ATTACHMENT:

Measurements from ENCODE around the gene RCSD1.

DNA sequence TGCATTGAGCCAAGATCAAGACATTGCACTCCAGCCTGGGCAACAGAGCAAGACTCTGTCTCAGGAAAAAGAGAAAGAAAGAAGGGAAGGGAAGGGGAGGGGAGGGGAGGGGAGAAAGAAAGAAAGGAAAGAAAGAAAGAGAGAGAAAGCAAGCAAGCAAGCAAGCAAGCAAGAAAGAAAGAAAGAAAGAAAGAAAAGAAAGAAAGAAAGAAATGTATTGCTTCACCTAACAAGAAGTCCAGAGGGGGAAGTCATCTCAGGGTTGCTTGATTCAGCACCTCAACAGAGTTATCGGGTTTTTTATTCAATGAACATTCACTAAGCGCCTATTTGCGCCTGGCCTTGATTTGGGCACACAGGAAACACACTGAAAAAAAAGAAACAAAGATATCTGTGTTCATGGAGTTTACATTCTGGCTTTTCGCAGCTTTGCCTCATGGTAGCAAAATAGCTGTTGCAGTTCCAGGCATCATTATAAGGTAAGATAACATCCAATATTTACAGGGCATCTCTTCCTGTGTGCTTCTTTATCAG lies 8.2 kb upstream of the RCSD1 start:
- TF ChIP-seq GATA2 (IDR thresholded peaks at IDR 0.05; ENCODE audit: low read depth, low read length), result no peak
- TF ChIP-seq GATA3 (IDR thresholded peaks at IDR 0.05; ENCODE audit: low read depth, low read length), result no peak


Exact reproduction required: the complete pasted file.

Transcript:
Measurements from ENCODE around the gene RCSD1.

DNA sequence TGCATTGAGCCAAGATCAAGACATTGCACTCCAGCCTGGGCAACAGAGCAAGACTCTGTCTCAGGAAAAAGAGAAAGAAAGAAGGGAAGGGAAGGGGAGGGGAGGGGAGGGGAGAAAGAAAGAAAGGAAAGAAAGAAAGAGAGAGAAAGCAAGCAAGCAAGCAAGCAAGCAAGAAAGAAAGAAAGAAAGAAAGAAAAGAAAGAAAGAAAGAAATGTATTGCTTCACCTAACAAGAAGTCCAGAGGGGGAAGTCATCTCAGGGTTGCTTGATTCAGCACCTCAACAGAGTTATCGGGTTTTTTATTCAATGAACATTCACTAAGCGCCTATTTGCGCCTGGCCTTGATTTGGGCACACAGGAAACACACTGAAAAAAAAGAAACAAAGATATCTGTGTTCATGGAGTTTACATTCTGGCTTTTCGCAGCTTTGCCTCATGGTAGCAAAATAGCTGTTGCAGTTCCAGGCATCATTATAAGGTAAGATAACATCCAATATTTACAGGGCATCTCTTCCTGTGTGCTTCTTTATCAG lies 8.2 kb upstream of the RCSD1 start:
- TF ChIP-seq GATA2 (IDR thresholded peaks at IDR 0.05; ENCODE audit: low read depth, low read length), result no peak
- TF ChIP-seq GATA3 (IDR thresholded peaks at IDR 0.05; ENCODE audit: low read depth, low read length), result no peak